At first, it helps me get an idea of overall neighborhood values, so it helps me know where to look or not look. Then, when we do look at specific houses, it gives me a general value of the house. I like the low-high range tool better than the “Zestimate” because it helps me get a feel for the overall values of a neighborhood. So, if a house is priced near or less than the low end, I figure it probably needs a lot of work, and if not, it might be a good deal. If it’s priced near or over the high end, I expect it to be in very good condition or have some kind of bonus features. Likewise, if we really like a house and it appears to be a good value according to Zillow, we’ll consider making an offer.
We also use Zillow to see a price and sale history of the house (our realtor can do this too, but it’s easy for us to do with Zillow rather than constantly calling her!). We can see when it first came on the market and various price changes, whether it’s a flip or not, and sometimes even if it was a rental.
One thing I don’t like is that it doesn’t have very accurate listing information. There are many houses on Metrolist and Redfin that aren’t on listed as “for sale” on Zillow. So, I find myself going back and forth between the three resources and our Realtor’s updates! If Zillow and Redfin merged, I’d be happy!
I look at Zillow as a range or estimate. I know that it doesn’t replace a person on the ground, but we can’t bring an appraiser with us to each house! 🙂 Zillow can’t see a smelly smoker’s house or a house full of old wall paper that needs to be torn down, or a crazy neighbor with three boats on the front lawn, or a dog that barks at all hours. It also can’t see a potential great neighbor with kids our kids’ ages, or a shade tree that’s perfect for a tire swing or tree house. It also doesn’t understand that I’m OVER granite countertops! Enough with the granite!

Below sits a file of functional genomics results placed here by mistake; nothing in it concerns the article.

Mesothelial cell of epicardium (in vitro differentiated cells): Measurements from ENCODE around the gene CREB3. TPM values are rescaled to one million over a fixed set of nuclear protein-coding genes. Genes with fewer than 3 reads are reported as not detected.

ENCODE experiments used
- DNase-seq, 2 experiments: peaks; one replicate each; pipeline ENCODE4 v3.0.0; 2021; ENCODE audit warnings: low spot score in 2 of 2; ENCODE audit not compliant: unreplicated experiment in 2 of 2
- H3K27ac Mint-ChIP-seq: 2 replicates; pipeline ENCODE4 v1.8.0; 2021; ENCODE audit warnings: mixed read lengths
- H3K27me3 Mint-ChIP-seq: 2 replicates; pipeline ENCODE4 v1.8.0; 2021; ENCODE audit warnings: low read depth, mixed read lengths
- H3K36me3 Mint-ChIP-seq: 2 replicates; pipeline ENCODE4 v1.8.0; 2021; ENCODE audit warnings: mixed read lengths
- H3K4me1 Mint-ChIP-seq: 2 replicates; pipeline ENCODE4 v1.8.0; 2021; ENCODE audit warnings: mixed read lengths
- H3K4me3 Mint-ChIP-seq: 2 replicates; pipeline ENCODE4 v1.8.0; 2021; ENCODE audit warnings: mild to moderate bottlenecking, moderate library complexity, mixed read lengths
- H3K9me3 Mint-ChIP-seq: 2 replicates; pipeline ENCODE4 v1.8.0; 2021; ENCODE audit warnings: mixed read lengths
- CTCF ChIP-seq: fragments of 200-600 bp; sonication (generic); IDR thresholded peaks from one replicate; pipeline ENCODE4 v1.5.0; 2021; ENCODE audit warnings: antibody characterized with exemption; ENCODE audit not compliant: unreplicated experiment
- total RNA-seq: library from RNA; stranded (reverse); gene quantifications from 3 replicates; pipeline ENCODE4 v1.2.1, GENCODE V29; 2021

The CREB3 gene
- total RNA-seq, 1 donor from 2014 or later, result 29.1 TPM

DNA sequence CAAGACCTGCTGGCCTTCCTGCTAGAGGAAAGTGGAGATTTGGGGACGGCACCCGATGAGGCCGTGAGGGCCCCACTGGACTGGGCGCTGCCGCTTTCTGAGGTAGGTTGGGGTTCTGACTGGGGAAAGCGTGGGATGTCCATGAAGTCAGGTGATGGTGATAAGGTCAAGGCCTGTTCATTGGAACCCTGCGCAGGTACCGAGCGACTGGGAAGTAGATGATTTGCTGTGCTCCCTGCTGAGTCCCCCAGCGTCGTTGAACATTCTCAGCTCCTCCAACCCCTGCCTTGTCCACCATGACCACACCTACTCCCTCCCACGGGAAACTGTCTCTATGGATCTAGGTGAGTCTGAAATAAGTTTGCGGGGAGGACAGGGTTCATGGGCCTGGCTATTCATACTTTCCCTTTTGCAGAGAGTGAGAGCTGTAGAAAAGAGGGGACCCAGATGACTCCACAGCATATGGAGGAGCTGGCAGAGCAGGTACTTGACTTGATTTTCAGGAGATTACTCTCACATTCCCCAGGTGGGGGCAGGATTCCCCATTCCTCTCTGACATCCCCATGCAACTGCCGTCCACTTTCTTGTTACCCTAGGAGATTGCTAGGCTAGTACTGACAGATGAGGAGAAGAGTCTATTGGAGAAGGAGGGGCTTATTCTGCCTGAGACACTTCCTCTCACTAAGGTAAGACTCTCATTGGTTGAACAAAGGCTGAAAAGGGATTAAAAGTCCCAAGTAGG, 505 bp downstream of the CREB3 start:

Zillow isn’t usually off by 100%, but cases like this are worth noting because they highlight some of the issues a “machine” can have when valuing a property.
- Take Zillow with a grain of salt.
- Don’t excuse Zillow when it’s wrong. If it’s off-base, call it what it is. You can look at Zillow’s own accuracy rates and be the judge whether this is reliable data or not.
- Home owners, realize Zillow doesn’t know neighborhood boundaries, the condition of your home, all the same listings that are in MLS, and it may not even be comparing your house to the right type of property.
- Agents, be sure to look up the Zestimate before listing presentations so you can be prepared to answer when your potential client says, “But Zillow says….”. Consider some of the positive reasons why consumers like Zillow (there are some for sure), but then talk about the things you know as an expert – neighborhood boundaries, the mood of the market, sales and listings in the immediate neighborhood, expired listings, how long it it taking to sell in the neighborhood, the direction of values, the condition of the house, and what buyers are willing to pay more for in the neighborhood.
I hope this was helpful.
Question: Any stories to share, or any other points you’d add?